Robert Munsch is a staple in most classrooms and libraries, but somehow, much to my embarrassment, I just learned about this book. Originally published in 1995 with a different illustrator, I read the newer version that was rereleased in 2017. I’m not sure how they differ, but they stem from an autobiographical experience of the co-author Saossan Askar, and her leaving of the war in Lebanon. She wrote to the author and their letters back and forth are how the book came to fruition.
The 24 page picture book is an AR 3.5 and my guess it is because of the content a bit more than the reading level. While it never gets graphic or sensationalized, she does leave a war zone of bombs and shootings, and the words may trigger fear in younger children.
As the book progresses, the focus is much more on Saoussan settling in to her new life and the hiccups along the way. From not knowing what anyone is saying, to sneaking out of class to go to the bathroom, and being frightened by a paper skeleton. The book gives concrete examples that while silly, really show how someone unfamiliar with a new culture could be very confused and even scared.
The book has a happy ending with Saoussan adjusting and making friends and even becoming the best reader and speller in her class. She also gets in trouble often for talking too much.
The book, like many in the genre of discussing war and refugees on a child’s level has its strengths and weaknesses. The heart of the story I would say is wonderful, the illustrations lively and engaging, some of the transitions and details, however, are a bit abrupt and unsatisfying. Once you know that it is based on reality and came about through letters, it makes more sense, but even that is a concept older readers will appreciate more than younger ones will.
I checked the book out from the public library and I think does a great job of inspiring empathy. It is vague as to what conflict is being left which makes it timeless in that I, unfortunately don’t see refugees disappearing soon. The mom wears hijab, but there is no mention of religion in the book.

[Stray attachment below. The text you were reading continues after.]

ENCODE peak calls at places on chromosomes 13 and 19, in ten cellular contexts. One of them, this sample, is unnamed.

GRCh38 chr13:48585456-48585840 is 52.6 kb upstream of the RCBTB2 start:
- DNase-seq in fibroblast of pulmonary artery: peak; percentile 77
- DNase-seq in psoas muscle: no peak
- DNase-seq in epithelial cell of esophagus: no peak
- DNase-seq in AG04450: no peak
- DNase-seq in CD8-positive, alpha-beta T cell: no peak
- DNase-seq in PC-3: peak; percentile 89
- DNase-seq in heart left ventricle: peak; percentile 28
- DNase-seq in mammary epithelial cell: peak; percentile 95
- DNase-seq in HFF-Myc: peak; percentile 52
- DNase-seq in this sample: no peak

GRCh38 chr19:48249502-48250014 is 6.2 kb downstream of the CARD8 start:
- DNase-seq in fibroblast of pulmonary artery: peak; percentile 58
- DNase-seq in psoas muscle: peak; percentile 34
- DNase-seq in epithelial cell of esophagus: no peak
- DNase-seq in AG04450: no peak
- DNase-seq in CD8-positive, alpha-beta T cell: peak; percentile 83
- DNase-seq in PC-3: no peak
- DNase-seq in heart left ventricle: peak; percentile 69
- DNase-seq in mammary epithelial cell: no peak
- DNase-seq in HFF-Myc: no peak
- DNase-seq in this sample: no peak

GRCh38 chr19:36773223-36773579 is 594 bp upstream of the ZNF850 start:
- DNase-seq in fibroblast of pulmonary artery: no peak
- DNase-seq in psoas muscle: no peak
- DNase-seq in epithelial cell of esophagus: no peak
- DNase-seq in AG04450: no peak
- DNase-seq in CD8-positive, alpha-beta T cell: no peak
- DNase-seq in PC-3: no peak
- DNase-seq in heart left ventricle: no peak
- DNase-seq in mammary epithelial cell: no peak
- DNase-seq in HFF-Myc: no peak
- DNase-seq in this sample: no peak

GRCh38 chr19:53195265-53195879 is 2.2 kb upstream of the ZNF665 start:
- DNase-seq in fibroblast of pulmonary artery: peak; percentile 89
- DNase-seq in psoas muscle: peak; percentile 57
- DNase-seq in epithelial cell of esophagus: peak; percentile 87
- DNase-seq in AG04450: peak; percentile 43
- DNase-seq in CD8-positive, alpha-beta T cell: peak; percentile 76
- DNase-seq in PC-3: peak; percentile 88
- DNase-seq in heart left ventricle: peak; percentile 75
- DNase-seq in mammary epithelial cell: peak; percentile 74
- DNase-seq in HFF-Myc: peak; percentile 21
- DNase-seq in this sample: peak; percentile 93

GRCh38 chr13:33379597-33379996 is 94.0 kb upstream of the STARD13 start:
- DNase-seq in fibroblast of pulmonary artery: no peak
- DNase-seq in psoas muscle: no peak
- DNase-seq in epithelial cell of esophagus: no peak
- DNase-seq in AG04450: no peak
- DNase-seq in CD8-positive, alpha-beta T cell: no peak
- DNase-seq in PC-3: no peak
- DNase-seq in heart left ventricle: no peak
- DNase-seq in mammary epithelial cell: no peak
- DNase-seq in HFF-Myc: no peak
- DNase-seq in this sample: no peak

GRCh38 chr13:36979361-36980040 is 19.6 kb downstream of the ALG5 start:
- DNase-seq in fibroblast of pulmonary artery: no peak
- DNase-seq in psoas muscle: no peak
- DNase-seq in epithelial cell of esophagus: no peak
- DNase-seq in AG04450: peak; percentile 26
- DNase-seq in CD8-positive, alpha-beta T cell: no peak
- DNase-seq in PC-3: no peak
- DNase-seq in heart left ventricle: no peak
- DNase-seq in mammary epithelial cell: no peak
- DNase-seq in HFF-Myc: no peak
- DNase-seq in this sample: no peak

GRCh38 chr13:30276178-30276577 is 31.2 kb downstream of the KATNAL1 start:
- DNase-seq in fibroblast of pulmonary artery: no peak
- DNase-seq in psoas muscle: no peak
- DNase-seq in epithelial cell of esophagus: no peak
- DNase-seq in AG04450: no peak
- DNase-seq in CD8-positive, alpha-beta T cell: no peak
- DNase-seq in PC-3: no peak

Here are the letters from his website: https://robertmunsch.com/book/from-far-away
From Far Away started with this letter:
To Robert Munsch
I am a little girl. My name is Saoussan. I am seven years old. I am in grade two now. I came to Canada one and half year ago. I didn’t know how to speak English at all. I was just sitting and listening. A lot of funny things happened to me.
Children were trying to talk to me, but I was not able to answer them. I began to talk a little by little.
I finished grade one and now I am in grade two. The teacher now is complaining to my dad that I am talking a lot in the class and I read and write a lot of stories.
One day I found a book called Thomas’s Snowsuit. I read it and I laughed with my family.
I went to the library and I brought some of your books. I enjoyed reading them. I even read them to my dad that he laughed so hard he could not stop laughing.
Please come to our school we want to hear a story from you and we want to see you.
I wrote back and asked her what “funny things” had happened. Saoussan wrote back telling me about her first Halloween in Canada:
To: Robert Munsch
Thank you for your letter. My teacher read it to the class and he said: I am not going to tell the class the funny thing that happened to her when she was in kindergarten and I am not going to embarrass you.
I don’t remember all of the funny things. But I remember one thing.
When I wanted to go to the washroom I didn’t know how to say I want to go to the washroom. That’s why I used to crawl to the door and when the teacher turns her head and looks at the other side I crawl under my friend’s desk and when someone opens the door I crawl out and go to the washroom.
When I come back from the washroom I wait beside the door and when someone opens the door I crawl in and go to my desk.
Once I crawled to the washroom. When I opened the washroom door I saw a skeleton. Then I screamed: Aaaaahhhhhhhhh!
Everybody came out. My teacher, Mrs. Garwan came, opened the washroom door and she tried to tell me that it is Halloween time and the skeleton is paper.
I didn’t understand her and I didn’t know what Halloween is.
She jumped up and down and danced around to explain to me that Halloween is just fun, but I thought the skeleton made her crazy and I screamed louder.
Then she hugged me to make me feel better and I jumped on her lap and the pee went down my knees. She put me down because she got wet.
Now I am in grade 2/3 and I am the best reader and speller in the class. This year when it was Halloween I weared a mask and a costume and we did a party at school. Then I went with my sister trick or treating to the neighbours.
Please, please, please, please, please, please, please, please come to our school.
I liked her letters so much that I decided to turn them into a book.
So Saoussan and I wrote a lot of letters back and forth and we made the letter into a book. Saoussan and I are both the authors and we split the royalties.